National History Day projects are a success

Emma Bascom, Associate Editor

This year, De Soto High School’s US and World History classes decided to take part in National History Day—a competition that allows students to choose a topic and create a presentation over it. The presentations included academic papers, websites and posters in the form of exhibits.

In the beginning of the year, the social studies department got together to brainstorm ideas of how to “get students more involved,” according to social studies teacher Matt Rice. “We wanted students to start doing more presentations, and also give the community an opportunity to come in and see things. We want students to be able to step outside of the walls and do more than what’s just in the classroom. Ultimately, National History Project will be just that.”

Rice said that the projects and presentation days were a success, especially since this is the first year that DHS has officially participated in National History Day.

“We were really just kind of feeling it out to see what things would look like and what it would feel like … We wanted to do something kind of simple and basic as a lead-in to what we’ll do in the future. We definitely thought it was a success,” Rice said.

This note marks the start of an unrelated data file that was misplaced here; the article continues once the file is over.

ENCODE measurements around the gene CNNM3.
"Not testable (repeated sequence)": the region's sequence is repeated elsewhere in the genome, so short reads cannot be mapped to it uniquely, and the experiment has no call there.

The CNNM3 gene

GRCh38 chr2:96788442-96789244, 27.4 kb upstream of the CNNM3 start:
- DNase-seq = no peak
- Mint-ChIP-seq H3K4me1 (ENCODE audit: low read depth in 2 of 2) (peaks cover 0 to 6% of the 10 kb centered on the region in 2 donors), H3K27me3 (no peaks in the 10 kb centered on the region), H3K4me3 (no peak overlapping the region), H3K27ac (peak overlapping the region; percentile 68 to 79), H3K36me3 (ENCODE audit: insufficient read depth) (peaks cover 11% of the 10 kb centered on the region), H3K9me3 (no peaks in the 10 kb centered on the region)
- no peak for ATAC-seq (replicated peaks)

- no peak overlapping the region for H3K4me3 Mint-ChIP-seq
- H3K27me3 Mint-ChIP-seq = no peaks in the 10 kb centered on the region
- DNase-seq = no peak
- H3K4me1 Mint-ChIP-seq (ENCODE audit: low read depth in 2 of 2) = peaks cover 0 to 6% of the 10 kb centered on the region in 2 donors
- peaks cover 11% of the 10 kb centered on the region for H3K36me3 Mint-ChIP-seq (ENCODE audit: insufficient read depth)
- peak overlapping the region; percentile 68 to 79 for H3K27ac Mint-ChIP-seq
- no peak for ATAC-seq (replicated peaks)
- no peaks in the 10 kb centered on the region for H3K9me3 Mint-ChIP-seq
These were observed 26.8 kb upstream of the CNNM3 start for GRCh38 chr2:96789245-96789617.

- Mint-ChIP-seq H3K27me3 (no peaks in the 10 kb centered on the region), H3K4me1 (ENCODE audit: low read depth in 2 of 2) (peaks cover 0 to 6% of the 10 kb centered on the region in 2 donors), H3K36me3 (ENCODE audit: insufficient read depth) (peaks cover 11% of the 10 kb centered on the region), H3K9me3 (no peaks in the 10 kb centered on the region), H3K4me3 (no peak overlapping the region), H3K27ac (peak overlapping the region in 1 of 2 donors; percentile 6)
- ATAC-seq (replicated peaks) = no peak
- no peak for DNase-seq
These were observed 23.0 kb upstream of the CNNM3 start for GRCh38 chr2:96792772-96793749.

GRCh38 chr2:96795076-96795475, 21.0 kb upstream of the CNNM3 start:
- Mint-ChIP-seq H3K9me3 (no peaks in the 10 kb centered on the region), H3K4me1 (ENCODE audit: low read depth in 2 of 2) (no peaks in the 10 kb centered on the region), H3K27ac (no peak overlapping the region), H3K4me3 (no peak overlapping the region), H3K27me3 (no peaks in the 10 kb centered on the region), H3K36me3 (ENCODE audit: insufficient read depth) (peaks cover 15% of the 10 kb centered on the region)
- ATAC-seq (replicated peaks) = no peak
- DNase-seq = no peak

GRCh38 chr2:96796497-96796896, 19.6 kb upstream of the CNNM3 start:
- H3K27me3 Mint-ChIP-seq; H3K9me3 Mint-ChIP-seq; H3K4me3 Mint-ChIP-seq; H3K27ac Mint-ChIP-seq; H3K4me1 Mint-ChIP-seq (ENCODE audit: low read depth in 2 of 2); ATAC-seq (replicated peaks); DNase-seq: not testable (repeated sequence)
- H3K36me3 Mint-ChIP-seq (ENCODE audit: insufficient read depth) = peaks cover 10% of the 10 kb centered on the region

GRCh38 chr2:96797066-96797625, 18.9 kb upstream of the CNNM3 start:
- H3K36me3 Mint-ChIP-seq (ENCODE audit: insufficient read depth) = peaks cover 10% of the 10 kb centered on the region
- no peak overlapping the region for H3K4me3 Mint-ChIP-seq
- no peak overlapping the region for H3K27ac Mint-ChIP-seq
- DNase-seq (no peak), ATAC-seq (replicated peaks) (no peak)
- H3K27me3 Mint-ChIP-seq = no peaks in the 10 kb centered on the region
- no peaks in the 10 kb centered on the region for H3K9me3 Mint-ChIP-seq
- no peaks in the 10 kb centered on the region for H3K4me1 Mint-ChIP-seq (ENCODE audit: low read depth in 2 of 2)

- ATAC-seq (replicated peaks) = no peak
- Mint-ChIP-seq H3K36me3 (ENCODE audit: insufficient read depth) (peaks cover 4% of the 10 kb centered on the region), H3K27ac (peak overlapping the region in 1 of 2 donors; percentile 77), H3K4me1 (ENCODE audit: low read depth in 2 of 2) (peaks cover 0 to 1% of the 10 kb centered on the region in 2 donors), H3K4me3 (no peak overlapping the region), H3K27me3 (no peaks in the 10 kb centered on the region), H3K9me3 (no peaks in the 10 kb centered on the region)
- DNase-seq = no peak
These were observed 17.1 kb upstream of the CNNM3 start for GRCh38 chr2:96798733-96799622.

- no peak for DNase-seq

Junior Colton Pasquale and sophomore Josie Bedford agree to a point.

“Yes, it was a success because it got all of the students together to do something, but it also was not successful because not as many people tried as hard as they would have on a regular project. You could tell some were thrown together the night before,” Bedford said.

Bedford and Pasquale chose the topics of ‘Cold War Spies’ and ‘Presidential Pets,’ respectively.

Pasquale believed that the topic of ‘Presidential Pets’ made the project very enjoyable and that, even though he will be a senior next year and the project will not be required, he would participate again.

“Yes, I would totally do this again. It was very educational to me and so much fun. I mean, I got to learn about rams that chew tobacco and parrots that cussed,” Pasquale said.

In all seriousness, Pasquale said that National History Day was “very educational and very fun to participate in.”